Coach said a dip in cadence can be a predictor of injury, because it can show a runner is slipping back into old habits. Fewer steps per minute is typically an indicator of overstriding, and also increases impact forces on your legs and decreases forward momentum.

Matt is more hesitant. “Research has consistently shown that virtually any attempt to increase or decrease one’s cadence from what is natural worsens running economy. That’s because runners naturally adopt the cadence that is most efficient for them.” Cadence can change beneficially — “but it has to happen naturally as part of the subtle stride evolution that unfolds as runners keep running.”

If you’re really interested in understanding biomechanics and injury prevention, pick up a copy of Jay Dicharry’s “Anatomy for Runners.” It’s the one my physical therapist uses in her work, and it has a place on my nightstand.


img_8948Salty Running is very conscientious about discussing weight, and running isn’t a thing we do to be thinner around here. However, not weighing enough can hinder your training. Coach said one of his runners always runs poorly when she drops under a certain weight. As soon as she tells him she’s struggling, that’s what he has her check.

He also shared what I think is a genius, forehead-smacking idea: set your scale’s “0” to an arbitrary number — it’s not your actual weight that matters, it’s the trends in increases and decreases. Some fluctuation is normal, but trends one way or the other can explain other training issues, injuries, or illnesses.


I know I should get 8-9 hours of sleep per night, but if I don’t use an alarm that shows how many hours I have until it’s time to wake up, I won’t get enough. Same for having it logged via my Garmin. It just takes staying up a little later and getting up a little earlier and suddenly it’s Saturday long run day and I’ve had six hours of sleep the two nights before.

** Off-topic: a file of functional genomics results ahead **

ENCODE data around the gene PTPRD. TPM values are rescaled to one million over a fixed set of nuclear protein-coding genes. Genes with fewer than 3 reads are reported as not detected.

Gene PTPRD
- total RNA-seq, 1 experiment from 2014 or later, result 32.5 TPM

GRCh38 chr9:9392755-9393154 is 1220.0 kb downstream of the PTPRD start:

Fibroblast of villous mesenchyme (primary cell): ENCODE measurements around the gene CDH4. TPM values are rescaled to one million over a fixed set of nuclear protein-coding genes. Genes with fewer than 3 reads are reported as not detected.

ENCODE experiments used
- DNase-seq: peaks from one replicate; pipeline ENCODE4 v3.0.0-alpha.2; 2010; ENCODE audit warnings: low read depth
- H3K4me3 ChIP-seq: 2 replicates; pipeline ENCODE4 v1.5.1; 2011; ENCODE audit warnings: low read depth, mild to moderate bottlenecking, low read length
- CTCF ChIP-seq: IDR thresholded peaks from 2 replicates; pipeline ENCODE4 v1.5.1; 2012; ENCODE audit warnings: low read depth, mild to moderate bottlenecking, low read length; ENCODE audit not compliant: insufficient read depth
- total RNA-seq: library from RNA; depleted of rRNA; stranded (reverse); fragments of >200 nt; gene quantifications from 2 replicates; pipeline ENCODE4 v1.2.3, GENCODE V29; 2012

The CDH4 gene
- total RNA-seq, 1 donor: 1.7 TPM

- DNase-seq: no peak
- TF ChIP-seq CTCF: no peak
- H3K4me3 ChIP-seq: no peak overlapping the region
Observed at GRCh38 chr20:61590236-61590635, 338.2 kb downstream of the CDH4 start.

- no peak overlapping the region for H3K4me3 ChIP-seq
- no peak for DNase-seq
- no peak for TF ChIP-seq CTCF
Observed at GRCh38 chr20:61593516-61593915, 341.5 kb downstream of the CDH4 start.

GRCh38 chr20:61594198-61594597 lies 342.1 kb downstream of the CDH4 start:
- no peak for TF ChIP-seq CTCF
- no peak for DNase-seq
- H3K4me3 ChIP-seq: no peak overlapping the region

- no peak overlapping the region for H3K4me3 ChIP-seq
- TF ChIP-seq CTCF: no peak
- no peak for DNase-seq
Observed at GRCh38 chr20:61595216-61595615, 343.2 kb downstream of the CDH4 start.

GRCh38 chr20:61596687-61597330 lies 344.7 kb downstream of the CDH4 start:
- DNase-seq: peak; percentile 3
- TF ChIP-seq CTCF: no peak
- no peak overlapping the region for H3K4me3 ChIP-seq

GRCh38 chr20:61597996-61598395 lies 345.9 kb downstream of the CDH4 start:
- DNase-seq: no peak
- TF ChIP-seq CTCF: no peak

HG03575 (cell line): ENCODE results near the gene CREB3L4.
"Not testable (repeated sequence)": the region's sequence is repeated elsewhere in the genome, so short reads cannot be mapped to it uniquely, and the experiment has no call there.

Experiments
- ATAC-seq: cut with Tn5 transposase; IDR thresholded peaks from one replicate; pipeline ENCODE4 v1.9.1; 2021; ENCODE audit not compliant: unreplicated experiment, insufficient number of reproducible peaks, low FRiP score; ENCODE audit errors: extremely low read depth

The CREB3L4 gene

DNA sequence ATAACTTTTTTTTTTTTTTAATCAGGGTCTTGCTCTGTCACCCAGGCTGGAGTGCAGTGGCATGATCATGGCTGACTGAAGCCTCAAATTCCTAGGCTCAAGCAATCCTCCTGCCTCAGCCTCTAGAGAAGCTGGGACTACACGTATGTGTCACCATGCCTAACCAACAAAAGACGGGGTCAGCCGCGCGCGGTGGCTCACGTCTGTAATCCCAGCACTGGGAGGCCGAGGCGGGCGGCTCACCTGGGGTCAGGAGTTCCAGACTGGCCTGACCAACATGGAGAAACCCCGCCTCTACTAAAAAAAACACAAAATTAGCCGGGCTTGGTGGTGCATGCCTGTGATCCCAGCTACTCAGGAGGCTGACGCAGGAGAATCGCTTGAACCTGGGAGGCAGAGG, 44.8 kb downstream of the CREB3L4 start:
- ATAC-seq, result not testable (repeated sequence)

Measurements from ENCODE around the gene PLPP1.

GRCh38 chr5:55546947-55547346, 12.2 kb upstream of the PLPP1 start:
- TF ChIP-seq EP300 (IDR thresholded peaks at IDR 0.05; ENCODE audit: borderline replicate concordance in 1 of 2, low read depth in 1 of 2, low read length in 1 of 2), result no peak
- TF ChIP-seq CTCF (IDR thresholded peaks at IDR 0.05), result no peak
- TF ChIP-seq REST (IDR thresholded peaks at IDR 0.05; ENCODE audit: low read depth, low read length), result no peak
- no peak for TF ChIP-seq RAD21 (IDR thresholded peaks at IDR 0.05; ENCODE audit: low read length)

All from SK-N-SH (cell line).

So for me, sleep tracking is a reliable way I can make sure I’m logging enough hours. It can also point to issues you might be having, like if you wake up frequently.

Remember, sleep is when your body recovers from training and fitness gains are made. If you’re not sleeping adequately, your training may be for naught. Sleep deficit can also weaken your immune system.

And two things that don’t matter at all

  • Pace on easy days. Coach said some runners focus on this as a measure of fitness — the faster you can run on easy days, the more fit you are. He recommends using heart rate as a key indicator for easy days and not worrying about pace at all.
  •  GPS and the Strava effect. To some extent, this phenomenon has existed as long as we’ve had any sort of watch. “I’ve even found myself doing this coming back from knee surgery,” Coach said. “I look down at my watch and feel like I have to speed up or I’m going to kill my average pace.” Accept it: nobody cares. (But it’s okay if you run three laps around the parking lot so you finish on a round number. No shame in that game!)


No matter what metrics you track, the most important part to remember is to be consistent and to have a baseline. Without a lot of data and without a measure of what your “normal” is, all of these metrics are much less reliable indicators of, well, anything.

What metrics do you track? Which ones do you find the most useful?

Started running in my early 20s and ended up running my first marathon 15 months later. Managed to break 3 hours in my 12th marathon. Pilates instructor passionate about the importance of your powerhouse in running and the mind/body connection. One husband, zero kids, mama to one Australian Shepherd.

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  1. Great post – thank you. I’ve already ordered the anatomy book you recommended and downloaded the HRV app – I know tracking that is important, but didn’t realize there was an app! I’ve just recently REALLY started paying attention to heart rate during easy runs, after training with a coach that basically ran me into the ground and spending the whole spring and summer injured. I am on my own now, and am trying to be hyper aware of indicators of injury/overreaching/etc. so I can address them before they become full-blown issues.